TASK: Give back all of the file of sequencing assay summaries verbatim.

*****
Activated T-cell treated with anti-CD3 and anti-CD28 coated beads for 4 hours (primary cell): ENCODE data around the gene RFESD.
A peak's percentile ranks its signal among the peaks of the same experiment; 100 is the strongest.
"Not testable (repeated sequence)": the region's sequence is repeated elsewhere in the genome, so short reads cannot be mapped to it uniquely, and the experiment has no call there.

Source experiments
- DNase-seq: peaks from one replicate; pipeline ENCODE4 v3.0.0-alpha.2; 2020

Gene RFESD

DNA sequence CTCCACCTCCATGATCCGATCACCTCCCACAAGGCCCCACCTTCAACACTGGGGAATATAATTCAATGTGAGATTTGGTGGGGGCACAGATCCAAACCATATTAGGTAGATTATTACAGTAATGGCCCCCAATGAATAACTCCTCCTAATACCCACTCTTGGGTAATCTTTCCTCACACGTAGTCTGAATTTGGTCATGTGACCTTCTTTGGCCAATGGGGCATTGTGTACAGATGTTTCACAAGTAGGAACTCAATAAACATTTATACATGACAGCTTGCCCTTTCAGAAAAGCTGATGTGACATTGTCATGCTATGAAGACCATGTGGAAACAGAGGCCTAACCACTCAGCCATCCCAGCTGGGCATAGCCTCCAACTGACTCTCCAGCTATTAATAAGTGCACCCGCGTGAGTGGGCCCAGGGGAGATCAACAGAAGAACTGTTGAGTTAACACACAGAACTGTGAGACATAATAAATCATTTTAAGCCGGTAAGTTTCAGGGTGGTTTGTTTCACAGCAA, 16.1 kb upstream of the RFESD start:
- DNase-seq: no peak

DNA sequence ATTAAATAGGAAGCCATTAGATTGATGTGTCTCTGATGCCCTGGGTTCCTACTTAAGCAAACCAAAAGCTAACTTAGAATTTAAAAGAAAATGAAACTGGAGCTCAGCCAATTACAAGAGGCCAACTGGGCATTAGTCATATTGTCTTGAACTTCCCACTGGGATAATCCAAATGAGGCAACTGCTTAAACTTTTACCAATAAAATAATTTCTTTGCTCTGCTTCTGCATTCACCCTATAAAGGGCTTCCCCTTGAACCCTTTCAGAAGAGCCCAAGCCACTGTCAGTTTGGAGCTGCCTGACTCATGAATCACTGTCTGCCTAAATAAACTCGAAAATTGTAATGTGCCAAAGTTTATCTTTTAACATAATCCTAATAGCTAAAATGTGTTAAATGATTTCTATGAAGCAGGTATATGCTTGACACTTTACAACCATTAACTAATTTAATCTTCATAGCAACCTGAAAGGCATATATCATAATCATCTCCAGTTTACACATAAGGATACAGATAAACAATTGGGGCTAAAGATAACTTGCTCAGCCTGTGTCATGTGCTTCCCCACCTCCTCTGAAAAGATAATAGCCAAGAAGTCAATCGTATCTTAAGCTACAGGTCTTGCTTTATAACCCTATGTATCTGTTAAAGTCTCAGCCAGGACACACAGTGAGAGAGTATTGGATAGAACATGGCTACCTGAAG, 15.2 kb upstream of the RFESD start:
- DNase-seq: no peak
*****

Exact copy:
Activated T-cell treated with anti-CD3 and anti-CD28 coated beads for 4 hours (primary cell): ENCODE data around the gene RFESD.
A peak's percentile ranks its signal among the peaks of the same experiment; 100 is the strongest.
"Not testable (repeated sequence)": the region's sequence is repeated elsewhere in the genome, so short reads cannot be mapped to it uniquely, and the experiment has no call there.

Source experiments
- DNase-seq: peaks from one replicate; pipeline ENCODE4 v3.0.0-alpha.2; 2020

Gene RFESD

DNA sequence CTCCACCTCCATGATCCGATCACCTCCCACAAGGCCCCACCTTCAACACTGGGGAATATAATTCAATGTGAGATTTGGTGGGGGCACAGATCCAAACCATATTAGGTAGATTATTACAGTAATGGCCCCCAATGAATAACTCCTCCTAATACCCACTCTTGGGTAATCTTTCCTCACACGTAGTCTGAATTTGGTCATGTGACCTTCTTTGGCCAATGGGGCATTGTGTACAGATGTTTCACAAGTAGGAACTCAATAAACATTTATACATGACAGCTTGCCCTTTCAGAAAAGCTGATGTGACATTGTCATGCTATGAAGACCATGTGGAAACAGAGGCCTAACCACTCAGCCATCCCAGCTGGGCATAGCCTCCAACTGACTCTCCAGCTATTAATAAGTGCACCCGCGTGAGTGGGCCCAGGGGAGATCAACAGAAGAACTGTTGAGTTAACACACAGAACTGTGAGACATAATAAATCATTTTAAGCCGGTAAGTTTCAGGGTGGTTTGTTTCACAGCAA, 16.1 kb upstream of the RFESD start:
- DNase-seq: no peak

DNA sequence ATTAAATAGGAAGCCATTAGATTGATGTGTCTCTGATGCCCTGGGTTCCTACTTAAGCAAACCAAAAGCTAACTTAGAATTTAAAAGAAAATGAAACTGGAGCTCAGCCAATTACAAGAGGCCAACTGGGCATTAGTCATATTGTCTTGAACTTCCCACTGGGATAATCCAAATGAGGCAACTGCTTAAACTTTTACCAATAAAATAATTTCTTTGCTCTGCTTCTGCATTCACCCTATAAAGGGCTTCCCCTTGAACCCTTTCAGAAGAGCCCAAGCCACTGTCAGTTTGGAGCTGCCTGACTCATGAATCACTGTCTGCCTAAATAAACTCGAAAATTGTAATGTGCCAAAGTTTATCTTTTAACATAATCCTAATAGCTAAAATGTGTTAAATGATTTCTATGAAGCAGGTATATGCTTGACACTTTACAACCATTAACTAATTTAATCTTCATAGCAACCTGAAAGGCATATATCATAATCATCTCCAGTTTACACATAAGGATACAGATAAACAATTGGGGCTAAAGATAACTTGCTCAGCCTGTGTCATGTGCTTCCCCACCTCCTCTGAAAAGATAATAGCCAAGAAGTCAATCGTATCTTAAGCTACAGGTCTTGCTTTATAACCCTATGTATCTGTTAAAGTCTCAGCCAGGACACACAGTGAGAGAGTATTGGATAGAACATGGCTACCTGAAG, 15.2 kb upstream of the RFESD start:
- DNase-seq: no peak